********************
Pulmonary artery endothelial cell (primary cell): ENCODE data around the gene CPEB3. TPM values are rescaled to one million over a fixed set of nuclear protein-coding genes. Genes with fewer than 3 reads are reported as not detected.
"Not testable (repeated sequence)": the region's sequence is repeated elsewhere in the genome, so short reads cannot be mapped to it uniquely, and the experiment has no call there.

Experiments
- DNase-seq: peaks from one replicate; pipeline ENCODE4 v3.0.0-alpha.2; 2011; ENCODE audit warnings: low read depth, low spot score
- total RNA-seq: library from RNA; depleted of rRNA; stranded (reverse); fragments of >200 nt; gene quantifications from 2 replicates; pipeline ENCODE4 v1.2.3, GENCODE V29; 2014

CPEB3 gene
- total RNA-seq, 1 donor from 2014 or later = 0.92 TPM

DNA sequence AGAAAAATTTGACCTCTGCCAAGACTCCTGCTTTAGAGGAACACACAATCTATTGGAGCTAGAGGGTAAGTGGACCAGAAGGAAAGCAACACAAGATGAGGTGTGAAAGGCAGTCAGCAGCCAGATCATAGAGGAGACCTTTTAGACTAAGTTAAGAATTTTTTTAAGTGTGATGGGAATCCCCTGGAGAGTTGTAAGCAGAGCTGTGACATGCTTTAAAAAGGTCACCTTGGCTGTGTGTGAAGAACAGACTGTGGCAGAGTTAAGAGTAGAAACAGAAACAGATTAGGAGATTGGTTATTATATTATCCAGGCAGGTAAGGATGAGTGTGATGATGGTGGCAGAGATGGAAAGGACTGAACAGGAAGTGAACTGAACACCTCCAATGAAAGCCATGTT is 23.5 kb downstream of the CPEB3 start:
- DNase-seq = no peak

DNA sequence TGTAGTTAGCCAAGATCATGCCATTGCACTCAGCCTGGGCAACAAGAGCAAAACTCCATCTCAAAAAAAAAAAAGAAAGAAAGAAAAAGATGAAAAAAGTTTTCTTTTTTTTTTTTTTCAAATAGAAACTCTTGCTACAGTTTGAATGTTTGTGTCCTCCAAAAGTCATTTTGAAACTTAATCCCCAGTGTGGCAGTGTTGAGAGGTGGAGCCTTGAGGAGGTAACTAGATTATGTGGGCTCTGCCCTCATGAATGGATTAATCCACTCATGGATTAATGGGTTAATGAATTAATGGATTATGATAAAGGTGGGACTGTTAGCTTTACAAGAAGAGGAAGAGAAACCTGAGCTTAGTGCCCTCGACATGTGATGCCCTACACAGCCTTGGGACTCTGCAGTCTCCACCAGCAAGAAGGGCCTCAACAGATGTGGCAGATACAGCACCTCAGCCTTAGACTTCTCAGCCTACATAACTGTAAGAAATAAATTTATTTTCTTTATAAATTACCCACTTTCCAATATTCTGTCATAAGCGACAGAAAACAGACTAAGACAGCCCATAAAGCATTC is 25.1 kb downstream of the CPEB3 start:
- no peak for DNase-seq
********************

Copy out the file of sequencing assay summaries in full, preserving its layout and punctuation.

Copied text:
Pulmonary artery endothelial cell (primary cell): ENCODE data around the gene CPEB3. TPM values are rescaled to one million over a fixed set of nuclear protein-coding genes. Genes with fewer than 3 reads are reported as not detected.
"Not testable (repeated sequence)": the region's sequence is repeated elsewhere in the genome, so short reads cannot be mapped to it uniquely, and the experiment has no call there.

Experiments
- DNase-seq: peaks from one replicate; pipeline ENCODE4 v3.0.0-alpha.2; 2011; ENCODE audit warnings: low read depth, low spot score
- total RNA-seq: library from RNA; depleted of rRNA; stranded (reverse); fragments of >200 nt; gene quantifications from 2 replicates; pipeline ENCODE4 v1.2.3, GENCODE V29; 2014

CPEB3 gene
- total RNA-seq, 1 donor from 2014 or later = 0.92 TPM

DNA sequence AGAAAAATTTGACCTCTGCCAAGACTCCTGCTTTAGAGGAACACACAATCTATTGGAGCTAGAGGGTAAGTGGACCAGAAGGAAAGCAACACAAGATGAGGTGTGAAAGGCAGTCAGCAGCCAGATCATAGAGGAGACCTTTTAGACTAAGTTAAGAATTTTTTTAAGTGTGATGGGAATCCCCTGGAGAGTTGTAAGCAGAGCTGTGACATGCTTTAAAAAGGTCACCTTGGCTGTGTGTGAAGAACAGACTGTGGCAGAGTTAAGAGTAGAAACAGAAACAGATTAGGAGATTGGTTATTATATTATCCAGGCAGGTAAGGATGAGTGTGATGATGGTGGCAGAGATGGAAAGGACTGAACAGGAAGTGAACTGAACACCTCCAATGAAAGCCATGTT is 23.5 kb downstream of the CPEB3 start:
- DNase-seq = no peak

DNA sequence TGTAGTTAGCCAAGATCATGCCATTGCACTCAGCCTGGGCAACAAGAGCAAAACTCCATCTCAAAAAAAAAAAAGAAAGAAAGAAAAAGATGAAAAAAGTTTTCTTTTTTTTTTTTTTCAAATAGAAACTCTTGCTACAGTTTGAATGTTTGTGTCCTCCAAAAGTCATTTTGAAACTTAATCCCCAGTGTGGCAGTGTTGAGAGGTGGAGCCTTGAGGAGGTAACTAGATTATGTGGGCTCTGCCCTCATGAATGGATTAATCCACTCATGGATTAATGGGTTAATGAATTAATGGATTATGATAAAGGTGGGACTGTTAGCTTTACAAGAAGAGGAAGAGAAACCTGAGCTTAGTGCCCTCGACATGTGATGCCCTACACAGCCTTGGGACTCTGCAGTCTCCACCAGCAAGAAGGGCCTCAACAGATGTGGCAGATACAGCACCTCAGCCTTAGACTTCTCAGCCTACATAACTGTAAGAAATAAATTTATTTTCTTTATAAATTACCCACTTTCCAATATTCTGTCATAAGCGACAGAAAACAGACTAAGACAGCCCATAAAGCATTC is 25.1 kb downstream of the CPEB3 start:
- no peak for DNase-seq